An estimated 40% of the global adult population have high blood pressure, or hypertension, which puts people at risk of cardiovascular disease and other dangerous health conditions.
Recent studies suggest that probiotics may offer a protective effect, but researchers have a limited understanding of why shaping the gut microbiota can regulate blood pressure. A study published this week in mSystems adds 2 new strains to the list of potential antihypertensive probiotics.
In experiments on hypertensive mice, treatment with the 2 probiotics, Bifidobacterium lactis and Lactobacillus rhamnosus, returned blood pressure to normal levels. The researchers also tracked how those probiotics altered the animals’ gut microbial mix over 16 weeks, identifying specific microbes and metabolic pathways that may help explain the protective effect.
Previous studies have connected the rising rates of hypertension worldwide to increasing consumption of sugar. It likely boosts blood pressure through many mechanisms — increased insulin resistance or salt retention, for example — but in recent years researchers have investigated sugar’s effect on the gut microbiome, as well.
In the new study, the researchers tested the 2 probiotic strains on mice that developed high blood pressure after consuming water mixed with fructose. Over 16 weeks, they measured the animals’ blood pressures every 4 weeks. They found that fructose-fed mice that received either probiotic showed significantly lower blood pressures than those fed a high fructose diet and not treated with probiotics.
In addition, the researchers found no difference between the blood pressure readings of fructose-fed mice that received probiotics and a control group of mice that only drank water.
The researchers used shotgun metagenomic sequencing to probe connections between the altered gut microbiota and the change in blood pressure.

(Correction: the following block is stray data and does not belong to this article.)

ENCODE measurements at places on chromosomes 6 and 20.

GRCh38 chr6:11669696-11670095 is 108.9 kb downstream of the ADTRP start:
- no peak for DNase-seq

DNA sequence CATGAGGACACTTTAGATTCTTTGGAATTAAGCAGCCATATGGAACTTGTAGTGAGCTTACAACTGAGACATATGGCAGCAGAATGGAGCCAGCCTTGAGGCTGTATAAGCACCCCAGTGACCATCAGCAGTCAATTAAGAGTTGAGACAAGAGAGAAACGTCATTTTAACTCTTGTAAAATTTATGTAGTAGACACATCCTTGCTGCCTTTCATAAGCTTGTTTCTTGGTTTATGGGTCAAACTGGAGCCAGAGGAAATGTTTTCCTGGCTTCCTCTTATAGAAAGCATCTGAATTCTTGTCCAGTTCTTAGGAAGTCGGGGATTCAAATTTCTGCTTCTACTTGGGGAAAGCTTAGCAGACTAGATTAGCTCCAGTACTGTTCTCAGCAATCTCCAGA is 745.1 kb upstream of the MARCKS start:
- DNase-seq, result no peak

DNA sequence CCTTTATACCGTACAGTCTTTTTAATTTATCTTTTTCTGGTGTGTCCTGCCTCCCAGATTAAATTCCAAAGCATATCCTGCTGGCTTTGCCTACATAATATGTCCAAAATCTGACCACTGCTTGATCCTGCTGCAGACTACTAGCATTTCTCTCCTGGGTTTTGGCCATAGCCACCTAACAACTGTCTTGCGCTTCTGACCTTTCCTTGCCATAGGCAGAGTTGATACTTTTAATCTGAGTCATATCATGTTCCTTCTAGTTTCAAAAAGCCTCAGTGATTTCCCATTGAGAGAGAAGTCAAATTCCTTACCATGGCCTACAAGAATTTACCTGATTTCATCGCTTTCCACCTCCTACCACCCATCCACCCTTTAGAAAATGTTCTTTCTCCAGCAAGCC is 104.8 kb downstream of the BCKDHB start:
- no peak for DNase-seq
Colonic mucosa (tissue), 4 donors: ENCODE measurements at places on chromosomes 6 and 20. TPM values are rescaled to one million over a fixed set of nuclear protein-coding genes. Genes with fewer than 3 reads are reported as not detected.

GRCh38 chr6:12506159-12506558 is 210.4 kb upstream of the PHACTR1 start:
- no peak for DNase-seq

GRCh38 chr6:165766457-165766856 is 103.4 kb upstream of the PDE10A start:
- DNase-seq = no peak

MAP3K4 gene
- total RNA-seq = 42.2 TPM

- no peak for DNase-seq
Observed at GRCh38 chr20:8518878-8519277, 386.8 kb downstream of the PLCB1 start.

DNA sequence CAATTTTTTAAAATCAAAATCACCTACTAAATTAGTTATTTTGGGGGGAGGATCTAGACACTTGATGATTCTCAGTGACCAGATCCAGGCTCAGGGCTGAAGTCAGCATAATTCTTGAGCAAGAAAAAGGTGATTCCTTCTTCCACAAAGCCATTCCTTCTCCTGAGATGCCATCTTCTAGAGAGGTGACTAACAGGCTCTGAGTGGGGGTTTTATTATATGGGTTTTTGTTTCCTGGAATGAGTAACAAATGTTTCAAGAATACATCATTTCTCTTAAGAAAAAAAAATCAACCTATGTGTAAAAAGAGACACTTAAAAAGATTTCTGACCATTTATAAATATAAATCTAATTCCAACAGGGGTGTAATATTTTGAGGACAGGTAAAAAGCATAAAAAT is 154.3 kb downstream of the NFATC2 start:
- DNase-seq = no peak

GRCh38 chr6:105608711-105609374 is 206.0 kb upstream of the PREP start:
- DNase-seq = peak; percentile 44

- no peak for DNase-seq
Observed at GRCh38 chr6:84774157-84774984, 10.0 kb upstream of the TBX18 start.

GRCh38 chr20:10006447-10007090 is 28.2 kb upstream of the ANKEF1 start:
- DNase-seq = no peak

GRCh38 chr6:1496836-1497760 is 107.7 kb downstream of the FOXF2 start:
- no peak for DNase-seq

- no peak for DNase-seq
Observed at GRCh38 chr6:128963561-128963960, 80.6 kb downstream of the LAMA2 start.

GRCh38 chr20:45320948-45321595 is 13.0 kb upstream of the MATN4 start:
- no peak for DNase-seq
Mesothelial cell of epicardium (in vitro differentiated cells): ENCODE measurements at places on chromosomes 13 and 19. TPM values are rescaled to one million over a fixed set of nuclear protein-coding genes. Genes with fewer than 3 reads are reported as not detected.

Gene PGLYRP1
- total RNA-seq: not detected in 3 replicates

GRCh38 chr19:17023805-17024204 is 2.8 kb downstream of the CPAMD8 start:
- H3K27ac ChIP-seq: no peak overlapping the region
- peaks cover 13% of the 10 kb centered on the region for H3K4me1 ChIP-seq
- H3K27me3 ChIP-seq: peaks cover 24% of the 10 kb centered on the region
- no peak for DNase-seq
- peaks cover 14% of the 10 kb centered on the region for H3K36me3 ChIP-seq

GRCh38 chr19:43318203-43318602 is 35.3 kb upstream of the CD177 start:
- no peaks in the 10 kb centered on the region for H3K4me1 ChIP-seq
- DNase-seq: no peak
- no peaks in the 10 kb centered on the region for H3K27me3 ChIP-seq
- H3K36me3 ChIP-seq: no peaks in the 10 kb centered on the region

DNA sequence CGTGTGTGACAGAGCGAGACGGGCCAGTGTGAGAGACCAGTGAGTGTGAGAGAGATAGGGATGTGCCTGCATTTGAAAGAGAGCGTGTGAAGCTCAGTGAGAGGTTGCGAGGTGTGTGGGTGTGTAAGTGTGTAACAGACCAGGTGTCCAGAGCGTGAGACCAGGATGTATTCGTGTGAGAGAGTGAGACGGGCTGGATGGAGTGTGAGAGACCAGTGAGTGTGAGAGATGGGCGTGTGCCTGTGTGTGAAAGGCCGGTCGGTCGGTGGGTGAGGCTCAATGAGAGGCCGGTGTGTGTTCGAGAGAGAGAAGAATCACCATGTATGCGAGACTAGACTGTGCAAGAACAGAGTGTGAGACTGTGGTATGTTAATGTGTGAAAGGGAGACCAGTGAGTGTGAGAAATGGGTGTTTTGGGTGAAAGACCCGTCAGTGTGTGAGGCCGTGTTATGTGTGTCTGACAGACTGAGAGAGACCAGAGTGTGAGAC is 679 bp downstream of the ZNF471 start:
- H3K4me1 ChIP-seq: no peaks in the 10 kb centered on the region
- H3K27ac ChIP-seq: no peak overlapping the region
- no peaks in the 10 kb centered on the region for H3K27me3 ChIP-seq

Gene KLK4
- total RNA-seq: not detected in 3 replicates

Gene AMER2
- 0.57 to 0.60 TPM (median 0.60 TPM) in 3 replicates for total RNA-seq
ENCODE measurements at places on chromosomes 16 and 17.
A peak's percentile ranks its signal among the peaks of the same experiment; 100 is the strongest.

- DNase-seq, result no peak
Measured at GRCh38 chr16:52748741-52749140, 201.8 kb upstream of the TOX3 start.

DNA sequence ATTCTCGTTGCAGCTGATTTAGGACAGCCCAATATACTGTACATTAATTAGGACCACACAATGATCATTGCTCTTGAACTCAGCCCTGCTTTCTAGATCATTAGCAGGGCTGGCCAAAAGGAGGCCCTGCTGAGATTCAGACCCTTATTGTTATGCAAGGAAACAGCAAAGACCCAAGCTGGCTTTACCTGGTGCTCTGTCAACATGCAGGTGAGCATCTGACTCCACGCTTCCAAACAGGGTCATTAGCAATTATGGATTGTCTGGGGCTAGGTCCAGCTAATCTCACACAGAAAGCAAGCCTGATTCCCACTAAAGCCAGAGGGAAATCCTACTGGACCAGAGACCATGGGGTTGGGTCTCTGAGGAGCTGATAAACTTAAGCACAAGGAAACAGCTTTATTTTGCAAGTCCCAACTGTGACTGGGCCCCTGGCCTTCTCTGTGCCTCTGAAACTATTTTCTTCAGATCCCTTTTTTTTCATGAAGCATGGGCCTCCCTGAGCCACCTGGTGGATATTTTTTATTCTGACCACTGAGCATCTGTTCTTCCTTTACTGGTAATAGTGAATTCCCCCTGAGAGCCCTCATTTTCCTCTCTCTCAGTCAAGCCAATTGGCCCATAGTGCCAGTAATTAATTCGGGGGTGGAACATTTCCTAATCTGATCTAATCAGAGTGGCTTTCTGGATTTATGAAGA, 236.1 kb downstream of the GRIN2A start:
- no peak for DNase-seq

They found that a high-fructose diet in the mice led to an increase in Bacteroidetes and a decrease in Firmicutes bacteria; however, treatment with probiotics returned those populations to those found in the control group.
In addition, the analysis identified new microbial signatures associated with blood pressure: Increased levels of Lawsonia and Pyrolobus bacteria, and reduced levels of Alistipes and Alloprevotella, were associated with lower blood pressure.
The researchers are now planning a large clinical trial to see if the protective effect of probiotics extend to people with hypertension.
Yong Zhang, Tingting Zheng, Da Ma, Peng Shi, Heping Zhang, Jun Li, Zhihong Sun. Probiotics Bifidobacterium lactis M8 and Lactobacillus rhamnosus M9 prevent high blood pressure via modulating the gut microbiota composition and host metabolic products. mSystems, 2023; DOI: 10.1128/msystems.00331-23
American Society for Microbiology. (2023, October 19). Two probiotics identified as promising hypertension treatments. ScienceDaily. Retrieved October 20, 2023 from www.sciencedaily.com/releases/2023/10/231019111247.htm